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bgp set AD per neighbor command?

distance $AD $neighbor_address $wildcard_mask [$acl_number]

I can't find this command in command reference but it seems like this has existed for a long time. What's the story behind it? I don't get the point of the wildcard mask here.

as1r1(config-router)#distance ?
<1-255> Administrative distance
bgp BGP distance
mbgp MBGP distance

as1r1(config-router)#distance 20 ?
A.B.C.D IP Source address

as1r1(config-router)#distance 20 1.1.1.1 ?
A.B.C.D Wildcard bits

as1r1(config-router)#distance 20 1.1.1.1 255.255.255.255 ?
<1-99> IP Standard access list number
<1300-1999> IP Standard expanded access list number
WORD Standard access-list name
<cr>

1 ACCEPTED SOLUTION

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A wildcard is far better suited to matching multiple arbitrary IPs than a subnet mask, that is their main advantage.

See this link, I would point to specific command but it isn't copying into the thread very well  -

http://www.cisco.com/c/en/us/td/docs/ios/iproute_pi/command/reference/iri_book.html

Jon

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4 REPLIES 4
Jon Marshall
Hall of Fame Guru

Firstly 255.255.255.255 is not a wildcard mask.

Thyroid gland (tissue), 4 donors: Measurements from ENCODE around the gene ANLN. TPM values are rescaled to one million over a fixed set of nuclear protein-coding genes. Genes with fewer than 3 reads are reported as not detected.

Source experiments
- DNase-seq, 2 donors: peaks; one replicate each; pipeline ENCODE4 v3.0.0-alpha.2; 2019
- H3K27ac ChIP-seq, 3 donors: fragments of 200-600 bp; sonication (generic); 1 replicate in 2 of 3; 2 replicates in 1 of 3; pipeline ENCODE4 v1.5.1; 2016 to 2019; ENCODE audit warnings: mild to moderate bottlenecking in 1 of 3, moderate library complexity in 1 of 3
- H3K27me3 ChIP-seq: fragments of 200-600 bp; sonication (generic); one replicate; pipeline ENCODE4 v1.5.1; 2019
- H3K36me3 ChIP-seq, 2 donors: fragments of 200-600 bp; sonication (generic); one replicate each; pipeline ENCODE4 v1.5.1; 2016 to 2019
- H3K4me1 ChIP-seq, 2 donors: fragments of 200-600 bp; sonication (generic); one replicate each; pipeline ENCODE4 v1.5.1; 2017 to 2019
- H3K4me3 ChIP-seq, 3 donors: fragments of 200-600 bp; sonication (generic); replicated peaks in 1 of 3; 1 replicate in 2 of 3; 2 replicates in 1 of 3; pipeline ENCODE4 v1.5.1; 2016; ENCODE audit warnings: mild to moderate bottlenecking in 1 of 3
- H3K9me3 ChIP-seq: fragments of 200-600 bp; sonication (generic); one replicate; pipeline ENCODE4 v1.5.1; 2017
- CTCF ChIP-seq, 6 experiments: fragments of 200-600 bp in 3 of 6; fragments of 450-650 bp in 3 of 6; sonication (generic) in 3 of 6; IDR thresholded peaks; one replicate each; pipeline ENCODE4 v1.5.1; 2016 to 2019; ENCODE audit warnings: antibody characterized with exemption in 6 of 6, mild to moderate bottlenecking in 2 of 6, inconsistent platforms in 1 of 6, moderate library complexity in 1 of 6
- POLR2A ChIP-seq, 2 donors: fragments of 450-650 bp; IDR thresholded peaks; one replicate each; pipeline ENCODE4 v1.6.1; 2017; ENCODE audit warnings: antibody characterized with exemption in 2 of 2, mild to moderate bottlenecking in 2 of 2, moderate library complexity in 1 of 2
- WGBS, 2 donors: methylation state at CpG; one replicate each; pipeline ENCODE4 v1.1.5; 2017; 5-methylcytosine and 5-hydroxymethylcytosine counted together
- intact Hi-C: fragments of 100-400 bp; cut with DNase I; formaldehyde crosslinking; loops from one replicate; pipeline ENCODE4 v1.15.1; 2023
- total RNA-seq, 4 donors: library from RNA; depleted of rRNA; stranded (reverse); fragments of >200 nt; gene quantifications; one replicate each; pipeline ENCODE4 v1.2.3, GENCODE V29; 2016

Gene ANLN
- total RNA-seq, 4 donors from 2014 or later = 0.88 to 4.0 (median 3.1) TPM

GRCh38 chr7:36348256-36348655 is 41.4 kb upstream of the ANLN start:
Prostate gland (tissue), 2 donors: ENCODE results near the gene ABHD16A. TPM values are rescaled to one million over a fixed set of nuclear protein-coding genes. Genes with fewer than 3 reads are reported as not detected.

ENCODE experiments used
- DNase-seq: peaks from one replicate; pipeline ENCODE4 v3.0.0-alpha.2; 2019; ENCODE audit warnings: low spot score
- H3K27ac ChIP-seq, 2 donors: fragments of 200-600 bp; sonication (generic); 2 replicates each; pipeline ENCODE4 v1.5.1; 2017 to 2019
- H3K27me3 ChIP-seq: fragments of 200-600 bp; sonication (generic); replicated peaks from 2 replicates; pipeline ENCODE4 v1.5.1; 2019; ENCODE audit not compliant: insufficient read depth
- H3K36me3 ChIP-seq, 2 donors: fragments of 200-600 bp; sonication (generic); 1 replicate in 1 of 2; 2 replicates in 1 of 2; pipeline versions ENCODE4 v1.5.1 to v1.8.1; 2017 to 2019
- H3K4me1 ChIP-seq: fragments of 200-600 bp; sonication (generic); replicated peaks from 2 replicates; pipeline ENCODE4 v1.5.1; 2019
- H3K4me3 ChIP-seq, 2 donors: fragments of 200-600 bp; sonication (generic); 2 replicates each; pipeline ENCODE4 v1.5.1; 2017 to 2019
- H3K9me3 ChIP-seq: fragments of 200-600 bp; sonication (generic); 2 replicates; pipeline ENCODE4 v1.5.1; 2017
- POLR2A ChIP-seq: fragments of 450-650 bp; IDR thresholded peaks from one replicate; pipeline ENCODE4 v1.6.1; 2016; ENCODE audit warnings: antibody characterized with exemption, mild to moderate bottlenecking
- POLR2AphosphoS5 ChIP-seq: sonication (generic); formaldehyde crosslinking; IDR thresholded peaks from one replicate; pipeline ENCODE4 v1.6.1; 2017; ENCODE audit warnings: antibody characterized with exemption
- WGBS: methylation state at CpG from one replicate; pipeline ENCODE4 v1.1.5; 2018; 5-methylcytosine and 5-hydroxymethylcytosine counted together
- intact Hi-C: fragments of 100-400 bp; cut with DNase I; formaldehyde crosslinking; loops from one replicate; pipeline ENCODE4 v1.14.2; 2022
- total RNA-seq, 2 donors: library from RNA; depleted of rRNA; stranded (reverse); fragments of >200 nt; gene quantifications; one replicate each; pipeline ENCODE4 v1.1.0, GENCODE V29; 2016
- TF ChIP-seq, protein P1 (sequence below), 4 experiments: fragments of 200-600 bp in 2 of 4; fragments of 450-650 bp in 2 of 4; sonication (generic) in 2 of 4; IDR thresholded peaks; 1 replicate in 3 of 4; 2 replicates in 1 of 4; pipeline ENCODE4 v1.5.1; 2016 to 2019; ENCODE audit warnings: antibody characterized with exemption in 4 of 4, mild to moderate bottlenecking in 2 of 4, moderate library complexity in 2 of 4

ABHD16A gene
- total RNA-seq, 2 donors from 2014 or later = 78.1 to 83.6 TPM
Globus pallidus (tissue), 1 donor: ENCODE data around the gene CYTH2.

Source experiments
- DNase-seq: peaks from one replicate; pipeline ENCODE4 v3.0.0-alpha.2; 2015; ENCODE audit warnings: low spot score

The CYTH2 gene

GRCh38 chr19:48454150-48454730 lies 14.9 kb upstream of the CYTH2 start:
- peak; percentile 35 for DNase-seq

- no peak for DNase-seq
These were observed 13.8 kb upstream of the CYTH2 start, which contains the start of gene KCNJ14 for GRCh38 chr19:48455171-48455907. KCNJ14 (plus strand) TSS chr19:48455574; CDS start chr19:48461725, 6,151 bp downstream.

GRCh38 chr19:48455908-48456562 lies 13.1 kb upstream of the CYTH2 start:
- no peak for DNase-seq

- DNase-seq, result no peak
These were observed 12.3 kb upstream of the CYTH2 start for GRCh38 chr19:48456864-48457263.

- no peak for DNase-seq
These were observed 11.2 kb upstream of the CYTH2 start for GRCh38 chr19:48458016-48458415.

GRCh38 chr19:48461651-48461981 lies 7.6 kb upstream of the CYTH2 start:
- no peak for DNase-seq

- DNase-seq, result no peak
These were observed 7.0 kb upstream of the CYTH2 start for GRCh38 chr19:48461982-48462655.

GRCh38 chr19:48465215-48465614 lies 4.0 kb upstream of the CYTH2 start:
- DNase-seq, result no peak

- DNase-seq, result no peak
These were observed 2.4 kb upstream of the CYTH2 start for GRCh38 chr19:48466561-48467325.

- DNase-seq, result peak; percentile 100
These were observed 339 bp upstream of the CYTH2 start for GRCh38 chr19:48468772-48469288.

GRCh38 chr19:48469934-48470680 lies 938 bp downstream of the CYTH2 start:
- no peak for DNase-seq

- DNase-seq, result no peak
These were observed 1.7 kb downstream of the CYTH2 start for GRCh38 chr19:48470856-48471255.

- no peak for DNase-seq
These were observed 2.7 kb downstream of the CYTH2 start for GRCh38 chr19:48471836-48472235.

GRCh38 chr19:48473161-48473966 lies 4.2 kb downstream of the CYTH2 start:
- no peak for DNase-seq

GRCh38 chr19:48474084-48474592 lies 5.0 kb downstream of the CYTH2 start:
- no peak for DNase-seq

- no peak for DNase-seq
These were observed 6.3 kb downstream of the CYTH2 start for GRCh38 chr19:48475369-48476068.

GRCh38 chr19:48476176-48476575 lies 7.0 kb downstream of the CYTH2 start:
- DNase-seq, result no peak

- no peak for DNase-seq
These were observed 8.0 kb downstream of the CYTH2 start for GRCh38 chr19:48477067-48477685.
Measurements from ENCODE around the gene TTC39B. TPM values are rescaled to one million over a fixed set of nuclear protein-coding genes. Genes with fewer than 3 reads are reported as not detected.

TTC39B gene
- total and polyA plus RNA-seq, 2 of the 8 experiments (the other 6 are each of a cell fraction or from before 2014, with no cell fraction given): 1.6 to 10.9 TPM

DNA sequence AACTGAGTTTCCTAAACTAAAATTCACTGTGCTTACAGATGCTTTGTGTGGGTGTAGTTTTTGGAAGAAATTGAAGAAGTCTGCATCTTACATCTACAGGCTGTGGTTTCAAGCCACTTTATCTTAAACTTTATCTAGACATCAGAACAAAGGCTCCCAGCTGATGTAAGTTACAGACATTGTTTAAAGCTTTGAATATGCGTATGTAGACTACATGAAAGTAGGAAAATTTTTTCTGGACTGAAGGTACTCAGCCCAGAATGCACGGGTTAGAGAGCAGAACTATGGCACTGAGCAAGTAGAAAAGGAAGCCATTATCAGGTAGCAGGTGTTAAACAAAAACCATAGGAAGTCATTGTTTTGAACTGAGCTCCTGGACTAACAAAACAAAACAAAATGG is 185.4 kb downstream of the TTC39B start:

The command is not related to a specific routing protocol but is in the documentation.

The wildcard mask is used to specify which neighbor IPs to apply the distance command to.

So imagine you have 3 routers in a common subnet eg. 192.168.3.1, 192.168.3.2 and 192.168.3.3 and on the 192.168.3.1 router you wanted to change the distance of any routes received from 192.168.3.2 then the command would be -

"distance <num> 192.168.3.2 0.0.0.0"

if however you wanted to change the distance of routes received from both 192.168.3.2 and 192.168.3.3 then you would change the wildcard to match eg.

"distance <num> 192.168.3.0 0.0.0.3"

which covers both 192.168.3.2 and 192.168.3.3 just as you would use a wildcard in an acl.

Jon

Thanks. Can you point me to the documentation of this command? It does work and I suspect the command is there for some legacy reasons.

imo the address + wildcard is very inefficient here. can totally get rid of the wildcard or use a structure that's more suited for matching multiple arbitrary addresses.

A wildcard is far better suited to matching multiple arbitrary IPs than a subnet mask, that is their main advantage.

See this link, I would point to specific command but it isn't copying into the thread very well  -

http://www.cisco.com/c/en/us/td/docs/ios/iproute_pi/command/reference/iri_book.html

Jon

View solution in original post

An old command indeed.

10.0 This command was introduced.

I was picturing some compound matching structures like route map to match unrelated IPs. A subnet mask would most definitely be inappropriate for this type of use case.

I guess the intention to include mask was to make full use of TCAM.